The Struggle for Independence in a New World Essay

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The Struggle for Independence in a New World

In Anzia Yezierska's novel Bread Givers, we learn about a struggle between Sara Smolinsky and her father. Her father, an Orthodox rabbi, is stuck in the traditions of the old world and will not tolerate Sara's longing for independence. This novel takes place in New York's Lower East Side, where the population mainly consists of Jewish immigrants who have come to America in hopes of living a better life than they lived in the shtetls. In America, for the family's who still lived by the traditions of the old world, life for the women was no different that life in the shtetls. Sara and her family had immigrated to America from a village in Poland. According to their Jewish traditions,
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She had no freedom and no choice in her life. Her only choice was to serve her father until she was married, and then continue her life serving her husband. But she wanted more. This was America, where women were allowed to choose how they wanted to live, and were allowed to marry for love, not just marry who their father told them they must marry. Sara's inner struggle continued in trying to understand why her father was so harsh on her sisters. Sara's father successfully married off all of her sisters, but not to men whom they loved. All of the men her sisters brought home who they were in love with were quickly turned away by their father. Reb wanted a wealthy husband for his daughters, so that his daughters would continue to support him and bring wages to the family. Sara did not like the way her sister's lives were dictated and controlled. She thought that they should be able to choose whom they wanted to marry, and not be forced to marry whom their father chose for them. Sara was disappointed to see her sisters give in to their father's harshness, but they were stuck in believing what their father preached to them, that "It says in the Torah, only through a man can a woman enter Heaven."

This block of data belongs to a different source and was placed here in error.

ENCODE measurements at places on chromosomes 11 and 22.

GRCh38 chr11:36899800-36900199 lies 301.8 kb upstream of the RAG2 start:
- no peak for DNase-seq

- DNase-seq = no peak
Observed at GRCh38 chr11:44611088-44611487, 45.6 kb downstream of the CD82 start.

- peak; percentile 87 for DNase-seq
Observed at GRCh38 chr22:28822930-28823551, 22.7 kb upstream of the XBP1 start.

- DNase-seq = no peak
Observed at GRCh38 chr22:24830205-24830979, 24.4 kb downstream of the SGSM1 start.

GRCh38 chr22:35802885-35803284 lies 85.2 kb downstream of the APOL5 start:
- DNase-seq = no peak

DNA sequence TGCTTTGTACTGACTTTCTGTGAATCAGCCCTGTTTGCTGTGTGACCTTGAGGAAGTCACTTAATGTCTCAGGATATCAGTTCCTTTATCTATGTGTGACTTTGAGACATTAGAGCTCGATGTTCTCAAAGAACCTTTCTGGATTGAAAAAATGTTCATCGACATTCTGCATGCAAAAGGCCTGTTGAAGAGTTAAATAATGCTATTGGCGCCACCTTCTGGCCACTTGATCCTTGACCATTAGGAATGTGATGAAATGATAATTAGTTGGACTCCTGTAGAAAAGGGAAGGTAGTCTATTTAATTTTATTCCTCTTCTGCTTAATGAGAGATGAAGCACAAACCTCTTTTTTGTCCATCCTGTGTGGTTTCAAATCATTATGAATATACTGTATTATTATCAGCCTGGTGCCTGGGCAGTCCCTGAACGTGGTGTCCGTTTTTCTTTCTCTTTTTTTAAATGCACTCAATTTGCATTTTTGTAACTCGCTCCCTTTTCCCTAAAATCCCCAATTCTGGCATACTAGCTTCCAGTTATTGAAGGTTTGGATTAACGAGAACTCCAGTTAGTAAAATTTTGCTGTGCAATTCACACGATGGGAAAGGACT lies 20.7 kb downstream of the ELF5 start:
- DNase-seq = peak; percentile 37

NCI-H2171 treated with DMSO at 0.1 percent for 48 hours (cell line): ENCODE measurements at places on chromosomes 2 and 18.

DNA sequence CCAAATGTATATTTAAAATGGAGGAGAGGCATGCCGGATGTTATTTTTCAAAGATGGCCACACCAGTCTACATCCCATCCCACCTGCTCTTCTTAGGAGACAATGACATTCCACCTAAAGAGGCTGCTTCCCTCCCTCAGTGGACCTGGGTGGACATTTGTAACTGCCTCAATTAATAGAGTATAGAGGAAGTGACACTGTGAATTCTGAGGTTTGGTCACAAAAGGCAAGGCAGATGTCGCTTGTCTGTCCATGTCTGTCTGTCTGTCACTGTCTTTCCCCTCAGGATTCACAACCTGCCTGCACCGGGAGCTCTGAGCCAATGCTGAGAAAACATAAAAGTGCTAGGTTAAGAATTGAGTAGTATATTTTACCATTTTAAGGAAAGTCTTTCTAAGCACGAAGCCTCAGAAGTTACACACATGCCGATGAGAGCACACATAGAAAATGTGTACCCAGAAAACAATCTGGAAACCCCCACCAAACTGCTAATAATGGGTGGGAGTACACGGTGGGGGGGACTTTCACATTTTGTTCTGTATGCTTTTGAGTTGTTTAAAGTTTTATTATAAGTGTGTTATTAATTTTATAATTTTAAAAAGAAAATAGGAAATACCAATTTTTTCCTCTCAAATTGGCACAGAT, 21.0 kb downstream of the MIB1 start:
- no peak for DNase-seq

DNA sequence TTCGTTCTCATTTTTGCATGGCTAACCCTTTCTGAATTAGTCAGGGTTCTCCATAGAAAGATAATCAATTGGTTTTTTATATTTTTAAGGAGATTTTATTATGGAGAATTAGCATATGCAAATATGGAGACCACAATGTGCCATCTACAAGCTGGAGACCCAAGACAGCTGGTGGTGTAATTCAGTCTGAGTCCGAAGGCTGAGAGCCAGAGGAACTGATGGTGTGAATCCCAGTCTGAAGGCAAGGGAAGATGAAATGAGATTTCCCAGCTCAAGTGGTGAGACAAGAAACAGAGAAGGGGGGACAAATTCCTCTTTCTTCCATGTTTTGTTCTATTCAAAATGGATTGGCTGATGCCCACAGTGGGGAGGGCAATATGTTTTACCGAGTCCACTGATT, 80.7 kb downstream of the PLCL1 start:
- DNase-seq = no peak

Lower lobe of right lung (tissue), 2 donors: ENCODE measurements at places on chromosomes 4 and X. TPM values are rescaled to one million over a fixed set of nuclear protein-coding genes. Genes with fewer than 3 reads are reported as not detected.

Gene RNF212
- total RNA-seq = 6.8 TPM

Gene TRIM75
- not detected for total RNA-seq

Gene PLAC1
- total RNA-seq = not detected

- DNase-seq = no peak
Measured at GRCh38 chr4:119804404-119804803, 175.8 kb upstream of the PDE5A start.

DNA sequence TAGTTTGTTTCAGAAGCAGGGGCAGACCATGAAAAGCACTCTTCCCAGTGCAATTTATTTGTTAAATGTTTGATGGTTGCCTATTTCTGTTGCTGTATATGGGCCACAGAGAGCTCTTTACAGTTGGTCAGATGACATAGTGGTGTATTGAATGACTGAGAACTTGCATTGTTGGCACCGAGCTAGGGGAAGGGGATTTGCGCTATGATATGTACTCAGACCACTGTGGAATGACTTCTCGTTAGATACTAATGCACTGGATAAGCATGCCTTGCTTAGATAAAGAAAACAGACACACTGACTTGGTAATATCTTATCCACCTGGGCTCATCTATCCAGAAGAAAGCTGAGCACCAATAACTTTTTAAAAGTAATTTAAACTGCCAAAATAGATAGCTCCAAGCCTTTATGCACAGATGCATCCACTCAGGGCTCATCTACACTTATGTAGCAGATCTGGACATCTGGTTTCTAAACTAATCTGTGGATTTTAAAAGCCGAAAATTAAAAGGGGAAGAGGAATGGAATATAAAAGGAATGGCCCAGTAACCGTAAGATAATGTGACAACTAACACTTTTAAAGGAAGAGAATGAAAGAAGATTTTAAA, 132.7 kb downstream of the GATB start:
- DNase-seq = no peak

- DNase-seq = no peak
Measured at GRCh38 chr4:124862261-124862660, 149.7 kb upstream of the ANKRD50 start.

Sara could no longer stand the harsh treatment from her father. She had to have something in her life to look forward to, not a life long sentence of service to her father and her future husband. She wanted freedom. She wanted independence.
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